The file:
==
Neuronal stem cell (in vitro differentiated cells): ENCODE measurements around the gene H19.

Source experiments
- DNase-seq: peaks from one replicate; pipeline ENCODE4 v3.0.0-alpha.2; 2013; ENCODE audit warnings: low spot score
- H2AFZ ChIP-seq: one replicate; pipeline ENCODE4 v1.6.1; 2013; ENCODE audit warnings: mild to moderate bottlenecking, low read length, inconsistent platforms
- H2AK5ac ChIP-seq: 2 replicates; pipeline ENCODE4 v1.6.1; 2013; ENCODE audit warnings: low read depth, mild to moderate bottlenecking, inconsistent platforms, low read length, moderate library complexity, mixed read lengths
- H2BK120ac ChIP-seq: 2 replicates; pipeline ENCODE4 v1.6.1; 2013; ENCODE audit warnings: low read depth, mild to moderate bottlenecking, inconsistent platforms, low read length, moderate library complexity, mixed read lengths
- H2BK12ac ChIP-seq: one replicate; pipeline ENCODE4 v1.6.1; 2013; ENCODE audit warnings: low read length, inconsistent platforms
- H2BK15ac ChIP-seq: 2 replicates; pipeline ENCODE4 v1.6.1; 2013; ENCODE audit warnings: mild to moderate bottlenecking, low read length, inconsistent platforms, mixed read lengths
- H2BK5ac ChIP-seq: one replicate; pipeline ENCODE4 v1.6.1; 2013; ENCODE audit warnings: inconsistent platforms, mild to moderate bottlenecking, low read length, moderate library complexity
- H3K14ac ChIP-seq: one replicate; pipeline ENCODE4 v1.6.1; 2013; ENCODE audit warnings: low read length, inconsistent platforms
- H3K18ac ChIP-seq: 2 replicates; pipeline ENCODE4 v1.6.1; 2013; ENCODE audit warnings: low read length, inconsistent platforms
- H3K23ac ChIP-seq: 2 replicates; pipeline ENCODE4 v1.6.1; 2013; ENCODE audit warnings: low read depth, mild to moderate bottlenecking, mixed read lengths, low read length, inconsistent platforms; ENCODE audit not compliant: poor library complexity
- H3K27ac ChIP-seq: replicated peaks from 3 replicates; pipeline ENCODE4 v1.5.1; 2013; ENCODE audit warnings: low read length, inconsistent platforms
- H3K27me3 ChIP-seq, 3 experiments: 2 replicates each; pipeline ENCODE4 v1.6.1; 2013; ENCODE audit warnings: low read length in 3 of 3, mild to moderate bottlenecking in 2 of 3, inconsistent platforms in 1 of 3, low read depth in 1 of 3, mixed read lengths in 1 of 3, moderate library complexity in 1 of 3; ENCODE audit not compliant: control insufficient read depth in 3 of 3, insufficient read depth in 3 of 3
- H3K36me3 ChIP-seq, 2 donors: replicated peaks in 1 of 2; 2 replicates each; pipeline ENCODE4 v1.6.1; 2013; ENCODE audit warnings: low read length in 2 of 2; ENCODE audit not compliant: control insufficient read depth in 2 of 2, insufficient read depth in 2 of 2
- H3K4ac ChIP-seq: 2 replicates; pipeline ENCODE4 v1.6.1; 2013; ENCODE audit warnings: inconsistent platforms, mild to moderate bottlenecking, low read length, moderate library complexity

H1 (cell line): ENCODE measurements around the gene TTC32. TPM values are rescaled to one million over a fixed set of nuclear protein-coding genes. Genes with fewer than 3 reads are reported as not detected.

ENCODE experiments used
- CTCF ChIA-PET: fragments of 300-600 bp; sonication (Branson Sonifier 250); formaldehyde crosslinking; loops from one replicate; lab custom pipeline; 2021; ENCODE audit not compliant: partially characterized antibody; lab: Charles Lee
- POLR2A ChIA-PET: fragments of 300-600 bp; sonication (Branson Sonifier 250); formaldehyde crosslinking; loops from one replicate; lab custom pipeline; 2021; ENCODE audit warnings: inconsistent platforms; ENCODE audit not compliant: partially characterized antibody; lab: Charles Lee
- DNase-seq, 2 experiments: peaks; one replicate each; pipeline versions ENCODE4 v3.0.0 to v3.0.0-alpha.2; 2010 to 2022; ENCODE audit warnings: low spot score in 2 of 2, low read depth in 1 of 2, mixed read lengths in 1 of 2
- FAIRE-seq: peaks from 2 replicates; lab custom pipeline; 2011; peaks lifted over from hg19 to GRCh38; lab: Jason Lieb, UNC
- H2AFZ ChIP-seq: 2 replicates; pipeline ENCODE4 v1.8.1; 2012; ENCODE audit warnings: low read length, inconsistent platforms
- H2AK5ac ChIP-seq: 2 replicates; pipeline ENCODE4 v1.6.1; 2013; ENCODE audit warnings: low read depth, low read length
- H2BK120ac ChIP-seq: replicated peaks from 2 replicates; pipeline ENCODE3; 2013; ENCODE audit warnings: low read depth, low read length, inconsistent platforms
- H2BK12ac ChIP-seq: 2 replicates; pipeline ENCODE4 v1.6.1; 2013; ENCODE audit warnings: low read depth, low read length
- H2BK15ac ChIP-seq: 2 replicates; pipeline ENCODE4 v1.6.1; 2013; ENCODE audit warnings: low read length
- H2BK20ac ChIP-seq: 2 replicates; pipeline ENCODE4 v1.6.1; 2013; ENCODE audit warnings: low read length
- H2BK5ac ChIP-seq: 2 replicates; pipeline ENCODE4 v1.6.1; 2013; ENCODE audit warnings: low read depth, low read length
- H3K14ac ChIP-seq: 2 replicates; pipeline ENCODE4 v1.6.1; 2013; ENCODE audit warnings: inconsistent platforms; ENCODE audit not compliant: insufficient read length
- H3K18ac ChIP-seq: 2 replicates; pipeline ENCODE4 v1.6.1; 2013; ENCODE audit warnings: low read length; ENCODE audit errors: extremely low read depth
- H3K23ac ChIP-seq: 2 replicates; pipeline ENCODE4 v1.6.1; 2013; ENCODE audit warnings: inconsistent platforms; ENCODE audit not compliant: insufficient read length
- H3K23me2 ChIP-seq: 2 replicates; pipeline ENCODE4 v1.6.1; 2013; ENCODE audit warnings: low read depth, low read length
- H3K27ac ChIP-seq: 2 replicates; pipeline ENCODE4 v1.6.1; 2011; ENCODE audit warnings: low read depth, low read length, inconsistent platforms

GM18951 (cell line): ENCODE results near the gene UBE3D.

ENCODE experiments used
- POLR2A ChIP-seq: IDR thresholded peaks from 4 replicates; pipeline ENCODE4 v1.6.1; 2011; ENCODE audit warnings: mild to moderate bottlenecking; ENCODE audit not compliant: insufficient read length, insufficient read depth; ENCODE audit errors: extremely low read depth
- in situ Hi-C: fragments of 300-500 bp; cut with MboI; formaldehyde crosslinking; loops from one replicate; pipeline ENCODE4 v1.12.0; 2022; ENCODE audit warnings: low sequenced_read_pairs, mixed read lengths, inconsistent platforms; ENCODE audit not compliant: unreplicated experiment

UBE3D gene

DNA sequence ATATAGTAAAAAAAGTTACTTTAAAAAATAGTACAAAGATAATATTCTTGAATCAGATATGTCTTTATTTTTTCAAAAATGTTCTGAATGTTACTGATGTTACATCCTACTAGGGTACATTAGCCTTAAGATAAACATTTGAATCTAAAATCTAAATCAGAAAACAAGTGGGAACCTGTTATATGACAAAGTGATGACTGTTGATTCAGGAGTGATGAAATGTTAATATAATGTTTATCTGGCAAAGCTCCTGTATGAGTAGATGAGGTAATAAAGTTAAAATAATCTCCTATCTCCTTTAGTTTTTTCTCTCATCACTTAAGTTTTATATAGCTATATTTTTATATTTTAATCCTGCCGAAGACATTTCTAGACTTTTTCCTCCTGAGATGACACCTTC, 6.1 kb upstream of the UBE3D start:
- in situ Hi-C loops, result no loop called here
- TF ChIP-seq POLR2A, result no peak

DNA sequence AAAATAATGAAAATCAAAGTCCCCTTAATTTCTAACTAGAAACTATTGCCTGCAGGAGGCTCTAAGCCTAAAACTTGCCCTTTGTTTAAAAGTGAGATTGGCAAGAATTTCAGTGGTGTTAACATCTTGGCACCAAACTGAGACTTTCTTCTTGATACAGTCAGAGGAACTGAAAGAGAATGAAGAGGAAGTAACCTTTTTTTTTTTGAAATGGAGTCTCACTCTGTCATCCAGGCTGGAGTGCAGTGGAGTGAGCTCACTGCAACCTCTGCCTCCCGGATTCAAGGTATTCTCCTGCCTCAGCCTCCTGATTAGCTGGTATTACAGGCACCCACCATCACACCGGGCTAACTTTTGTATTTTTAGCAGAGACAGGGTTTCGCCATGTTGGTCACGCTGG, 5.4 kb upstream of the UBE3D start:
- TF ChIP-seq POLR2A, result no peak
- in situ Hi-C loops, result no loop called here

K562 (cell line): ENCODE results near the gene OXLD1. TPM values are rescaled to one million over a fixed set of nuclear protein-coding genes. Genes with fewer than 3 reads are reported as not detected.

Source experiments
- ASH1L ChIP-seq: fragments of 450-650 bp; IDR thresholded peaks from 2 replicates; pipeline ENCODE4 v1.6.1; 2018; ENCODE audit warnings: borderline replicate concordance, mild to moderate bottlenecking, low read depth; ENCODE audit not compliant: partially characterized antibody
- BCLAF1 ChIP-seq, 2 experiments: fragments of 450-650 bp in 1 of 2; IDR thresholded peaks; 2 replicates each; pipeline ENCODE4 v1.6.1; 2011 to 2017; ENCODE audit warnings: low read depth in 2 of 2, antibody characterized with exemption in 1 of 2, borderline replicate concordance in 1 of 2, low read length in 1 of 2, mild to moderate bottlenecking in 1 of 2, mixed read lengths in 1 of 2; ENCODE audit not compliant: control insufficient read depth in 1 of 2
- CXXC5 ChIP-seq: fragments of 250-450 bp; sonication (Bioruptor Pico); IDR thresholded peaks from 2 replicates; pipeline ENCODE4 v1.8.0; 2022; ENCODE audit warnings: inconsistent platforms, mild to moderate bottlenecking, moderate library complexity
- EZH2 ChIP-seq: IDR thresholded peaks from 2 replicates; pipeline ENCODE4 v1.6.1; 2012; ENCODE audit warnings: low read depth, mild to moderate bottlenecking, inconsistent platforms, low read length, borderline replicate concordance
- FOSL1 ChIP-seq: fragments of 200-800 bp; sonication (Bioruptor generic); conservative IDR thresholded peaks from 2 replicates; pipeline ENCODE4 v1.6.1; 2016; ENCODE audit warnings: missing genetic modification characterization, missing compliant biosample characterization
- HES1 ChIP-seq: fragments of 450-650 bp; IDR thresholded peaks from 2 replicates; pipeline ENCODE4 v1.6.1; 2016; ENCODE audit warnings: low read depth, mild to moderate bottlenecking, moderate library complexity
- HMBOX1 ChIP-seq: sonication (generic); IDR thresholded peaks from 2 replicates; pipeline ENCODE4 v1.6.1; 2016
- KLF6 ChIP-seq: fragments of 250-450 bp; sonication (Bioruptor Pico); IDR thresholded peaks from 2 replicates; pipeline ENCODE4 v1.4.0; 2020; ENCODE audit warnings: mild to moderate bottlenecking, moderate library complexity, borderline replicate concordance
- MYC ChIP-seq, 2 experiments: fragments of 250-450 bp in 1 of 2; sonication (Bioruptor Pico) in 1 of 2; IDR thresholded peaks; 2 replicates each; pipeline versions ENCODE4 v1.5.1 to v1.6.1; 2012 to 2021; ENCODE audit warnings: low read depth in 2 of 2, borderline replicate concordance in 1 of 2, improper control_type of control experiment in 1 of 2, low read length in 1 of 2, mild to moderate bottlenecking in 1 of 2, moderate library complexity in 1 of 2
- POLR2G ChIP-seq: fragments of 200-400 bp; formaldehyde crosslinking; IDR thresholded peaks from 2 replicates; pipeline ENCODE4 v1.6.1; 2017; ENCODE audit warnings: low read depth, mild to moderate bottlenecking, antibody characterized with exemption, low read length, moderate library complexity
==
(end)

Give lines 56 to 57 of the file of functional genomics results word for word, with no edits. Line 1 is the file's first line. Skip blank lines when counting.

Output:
- MYC ChIP-seq, 2 experiments: fragments of 250-450 bp in 1 of 2; sonication (Bioruptor Pico) in 1 of 2; IDR thresholded peaks; 2 replicates each; pipeline versions ENCODE4 v1.5.1 to v1.6.1; 2012 to 2021; ENCODE audit warnings: low read depth in 2 of 2, borderline replicate concordance in 1 of 2, improper control_type of control experiment in 1 of 2, low read length in 1 of 2, mild to moderate bottlenecking in 1 of 2, moderate library complexity in 1 of 2
- POLR2G ChIP-seq: fragments of 200-400 bp; formaldehyde crosslinking; IDR thresholded peaks from 2 replicates; pipeline ENCODE4 v1.6.1; 2017; ENCODE audit warnings: low read depth, mild to moderate bottlenecking, antibody characterized with exemption, low read length, moderate library complexity